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Performance: sets vs dicts.

 
 
John Nagle
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      08-29-2010
Is the "in" test faster for a dict or a set?
Is "frozenset" faster than "set"? Use case is
for things like applying "in" on a list of 500 or so words
while checking a large body of text.

John Nagle
 
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Arnaud Delobelle
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      08-29-2010
John Nagle <(E-Mail Removed)> writes:

> Is the "in" test faster for a dict or a set?
> Is "frozenset" faster than "set"? Use case is
> for things like applying "in" on a list of 500 or so words
> while checking a large body of text.
>
> John Nagle


IIRC Frozensets are implemented more or less as sets with a hash
function and immutability so I would expect "in" to perform exactly the
same as for sets. For dicts, I would think that the set implementation
is very close to the dict one.

So I wouldn't expect any significant difference between any of them.

--
Arnaud
 
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Peter Otten
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      08-29-2010
John Nagle wrote:

> Is the "in" test faster for a dict or a set?
> Is "frozenset" faster than "set"? Use case is
> for things like applying "in" on a list of 500 or so words
> while checking a large body of text.


As Arnaud suspects: no significant difference:

$ python dictperf.py
dict --> 0.210289001465
set --> 0.202902793884
frozenset --> 0.198950052261

$ cat dictperf.py
import random
import timeit

with open("/usr/share/dict/words") as instream:
words = [line.strip() for line in instream]

#random.seed(42)
sample = random.sample(words, 501)

n = sample.pop()
y = random.choice(sample)

d = dict.fromkeys(sample)
s = set(sample)
f = frozenset(sample)


for lookup in d, s, f:
print type(lookup).__name__, "-->", timeit.timeit(
"n in lookup; y in lookup",
"from __main__ import lookup, n, y")

Peter
 
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Seth Rees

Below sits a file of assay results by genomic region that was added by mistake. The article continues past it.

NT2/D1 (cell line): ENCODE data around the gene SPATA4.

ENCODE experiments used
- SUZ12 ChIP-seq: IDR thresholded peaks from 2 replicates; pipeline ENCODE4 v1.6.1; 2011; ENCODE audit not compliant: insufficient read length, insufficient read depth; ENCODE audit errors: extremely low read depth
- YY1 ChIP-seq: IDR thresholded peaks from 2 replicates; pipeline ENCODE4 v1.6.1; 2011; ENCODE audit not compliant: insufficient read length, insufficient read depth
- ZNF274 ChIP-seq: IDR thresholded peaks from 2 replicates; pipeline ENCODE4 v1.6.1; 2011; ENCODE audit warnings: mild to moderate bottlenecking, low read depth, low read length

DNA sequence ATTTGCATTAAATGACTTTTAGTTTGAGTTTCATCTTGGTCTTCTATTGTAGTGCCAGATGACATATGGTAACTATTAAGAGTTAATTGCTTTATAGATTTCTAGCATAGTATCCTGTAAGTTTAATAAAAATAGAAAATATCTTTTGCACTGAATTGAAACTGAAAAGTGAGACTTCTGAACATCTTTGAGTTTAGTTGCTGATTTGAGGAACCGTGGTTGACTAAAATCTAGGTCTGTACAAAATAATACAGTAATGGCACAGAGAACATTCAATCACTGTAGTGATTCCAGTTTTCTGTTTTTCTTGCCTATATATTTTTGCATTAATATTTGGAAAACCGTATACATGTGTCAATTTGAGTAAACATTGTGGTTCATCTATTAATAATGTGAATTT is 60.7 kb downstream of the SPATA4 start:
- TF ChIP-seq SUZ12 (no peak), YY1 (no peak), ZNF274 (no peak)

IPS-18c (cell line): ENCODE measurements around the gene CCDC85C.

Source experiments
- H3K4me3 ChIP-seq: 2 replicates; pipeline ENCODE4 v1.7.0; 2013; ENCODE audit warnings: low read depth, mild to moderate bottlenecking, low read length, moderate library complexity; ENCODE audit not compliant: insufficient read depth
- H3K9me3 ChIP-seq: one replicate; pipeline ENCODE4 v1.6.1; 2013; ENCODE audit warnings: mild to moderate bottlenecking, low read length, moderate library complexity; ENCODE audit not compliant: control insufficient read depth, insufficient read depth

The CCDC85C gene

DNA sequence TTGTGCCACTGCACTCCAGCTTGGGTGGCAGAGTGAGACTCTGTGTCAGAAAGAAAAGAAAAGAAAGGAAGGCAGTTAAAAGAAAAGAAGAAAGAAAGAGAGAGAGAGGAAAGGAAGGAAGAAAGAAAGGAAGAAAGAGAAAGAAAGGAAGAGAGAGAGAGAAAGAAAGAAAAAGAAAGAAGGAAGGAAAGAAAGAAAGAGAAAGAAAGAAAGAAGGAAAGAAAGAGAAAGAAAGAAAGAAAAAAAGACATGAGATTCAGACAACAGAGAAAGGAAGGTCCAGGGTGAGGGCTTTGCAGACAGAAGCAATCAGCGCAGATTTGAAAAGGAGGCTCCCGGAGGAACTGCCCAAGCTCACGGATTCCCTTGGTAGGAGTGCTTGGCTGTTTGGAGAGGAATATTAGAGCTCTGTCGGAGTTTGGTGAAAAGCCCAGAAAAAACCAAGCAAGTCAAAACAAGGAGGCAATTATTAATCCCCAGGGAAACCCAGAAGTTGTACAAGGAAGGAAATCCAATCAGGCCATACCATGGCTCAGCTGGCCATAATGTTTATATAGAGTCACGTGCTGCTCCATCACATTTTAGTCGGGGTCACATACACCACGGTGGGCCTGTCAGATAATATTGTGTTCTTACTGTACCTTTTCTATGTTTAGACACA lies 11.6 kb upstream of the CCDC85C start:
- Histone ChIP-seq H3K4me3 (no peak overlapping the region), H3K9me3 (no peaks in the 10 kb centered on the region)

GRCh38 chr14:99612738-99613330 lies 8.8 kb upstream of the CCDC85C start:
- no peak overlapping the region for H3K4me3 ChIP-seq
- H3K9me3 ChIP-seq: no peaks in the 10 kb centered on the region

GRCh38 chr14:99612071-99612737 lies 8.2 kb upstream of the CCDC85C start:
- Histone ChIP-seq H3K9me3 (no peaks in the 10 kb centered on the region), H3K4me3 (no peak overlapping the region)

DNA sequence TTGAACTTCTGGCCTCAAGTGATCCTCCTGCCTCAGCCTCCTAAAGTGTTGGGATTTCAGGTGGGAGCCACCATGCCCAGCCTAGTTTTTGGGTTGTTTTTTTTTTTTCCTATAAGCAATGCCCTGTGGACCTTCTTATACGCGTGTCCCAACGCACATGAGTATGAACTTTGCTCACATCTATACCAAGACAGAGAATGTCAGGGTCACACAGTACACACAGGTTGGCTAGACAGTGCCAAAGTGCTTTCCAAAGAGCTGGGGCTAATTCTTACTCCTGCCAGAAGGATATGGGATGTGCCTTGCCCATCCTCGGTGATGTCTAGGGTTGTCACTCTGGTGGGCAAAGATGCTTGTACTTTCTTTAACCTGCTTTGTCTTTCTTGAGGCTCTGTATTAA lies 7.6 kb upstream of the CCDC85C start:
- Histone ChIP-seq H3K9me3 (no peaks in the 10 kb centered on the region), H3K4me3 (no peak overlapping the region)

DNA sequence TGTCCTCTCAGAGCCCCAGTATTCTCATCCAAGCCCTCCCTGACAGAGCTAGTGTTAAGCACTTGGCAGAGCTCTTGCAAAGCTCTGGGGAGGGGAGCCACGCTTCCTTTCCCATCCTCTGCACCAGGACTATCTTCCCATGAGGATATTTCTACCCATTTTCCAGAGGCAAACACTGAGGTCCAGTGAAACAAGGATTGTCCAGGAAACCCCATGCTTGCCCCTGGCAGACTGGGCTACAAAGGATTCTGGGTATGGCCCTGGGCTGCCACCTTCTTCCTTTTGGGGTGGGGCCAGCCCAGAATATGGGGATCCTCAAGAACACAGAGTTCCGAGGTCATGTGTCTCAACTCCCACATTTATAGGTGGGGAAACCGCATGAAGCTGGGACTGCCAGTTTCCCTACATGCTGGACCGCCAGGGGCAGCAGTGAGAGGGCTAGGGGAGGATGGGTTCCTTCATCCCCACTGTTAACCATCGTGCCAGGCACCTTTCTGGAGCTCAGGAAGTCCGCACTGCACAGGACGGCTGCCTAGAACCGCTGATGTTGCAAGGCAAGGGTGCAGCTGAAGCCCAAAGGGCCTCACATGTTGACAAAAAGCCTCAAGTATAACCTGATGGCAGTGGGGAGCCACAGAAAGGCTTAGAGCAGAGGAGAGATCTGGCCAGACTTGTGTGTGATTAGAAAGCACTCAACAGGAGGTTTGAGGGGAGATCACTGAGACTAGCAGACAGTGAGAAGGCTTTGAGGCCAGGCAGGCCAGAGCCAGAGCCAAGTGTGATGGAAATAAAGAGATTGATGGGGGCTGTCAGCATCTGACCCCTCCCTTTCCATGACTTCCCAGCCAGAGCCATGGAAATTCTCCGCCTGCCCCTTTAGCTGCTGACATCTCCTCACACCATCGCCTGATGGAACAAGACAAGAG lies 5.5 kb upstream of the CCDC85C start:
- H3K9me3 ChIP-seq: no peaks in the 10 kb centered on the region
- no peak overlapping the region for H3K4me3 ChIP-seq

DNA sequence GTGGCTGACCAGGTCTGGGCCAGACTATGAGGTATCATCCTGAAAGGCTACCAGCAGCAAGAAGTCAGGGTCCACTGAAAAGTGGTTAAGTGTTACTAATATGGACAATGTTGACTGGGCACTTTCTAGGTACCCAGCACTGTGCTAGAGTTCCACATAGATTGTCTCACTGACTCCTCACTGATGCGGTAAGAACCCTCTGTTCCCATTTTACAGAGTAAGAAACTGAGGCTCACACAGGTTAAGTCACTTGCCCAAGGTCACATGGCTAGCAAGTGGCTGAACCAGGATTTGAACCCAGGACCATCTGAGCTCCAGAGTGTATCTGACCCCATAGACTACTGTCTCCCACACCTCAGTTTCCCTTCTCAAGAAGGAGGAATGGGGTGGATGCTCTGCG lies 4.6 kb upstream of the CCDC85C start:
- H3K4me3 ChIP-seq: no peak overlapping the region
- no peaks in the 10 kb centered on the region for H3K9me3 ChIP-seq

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      08-29-2010
On 08/29/10 14:43, Peter Otten wrote:
> John Nagle wrote:
>
>> Is the "in" test faster for a dict or a set?
>> Is "frozenset" faster than "set"? Use case is
>> for things like applying "in" on a list of 500 or so words
>> while checking a large body of text.

>
> As Arnaud suspects: no significant difference:
>
> $ python dictperf.py
> dict --> 0.210289001465
> set --> 0.202902793884
> frozenset --> 0.198950052261
>
> $ cat dictperf.py
> import random
> import timeit
>
> with open("/usr/share/dict/words") as instream:
> words = [line.strip() for line in instream]
>
> #random.seed(42)
> sample = random.sample(words, 501)
>
> n = sample.pop()
> y = random.choice(sample)
>
> d = dict.fromkeys(sample)
> s = set(sample)
> f = frozenset(sample)
>
>
> for lookup in d, s, f:
> print type(lookup).__name__, "-->", timeit.timeit(
> "n in lookup; y in lookup",
> "from __main__ import lookup, n, y")
>
> Peter

What about lists versus tuples?
 
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Raymond Hettinger
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      08-30-2010
On Aug 29, 12:12*pm, John Nagle <(E-Mail Removed)> wrote:
> * * Is the "in" test faster for a dict or a set?
> Is "frozenset" faster than "set"? *Use case is
> for things like applying "in" on a list of 500 or so words
> while checking a large body of text.


There is no significant difference.
All three are implemented using substantially the same code.


Raymond

 
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Peter Otten
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      08-30-2010
Seth Rees wrote:

> On 08/29/10 14:43, Peter Otten wrote:
>> John Nagle wrote:
>>
>>> Is the "in" test faster for a dict or a set?
>>> Is "frozenset" faster than "set"? Use case is
>>> for things like applying "in" on a list of 500 or so words
>>> while checking a large body of text.

>>
>> As Arnaud suspects: no significant difference:
>>
>> $ python dictperf.py
>> dict --> 0.210289001465
>> set --> 0.202902793884
>> frozenset --> 0.198950052261
>>
>> $ cat dictperf.py
>> import random
>> import timeit
>>
>> with open("/usr/share/dict/words") as instream: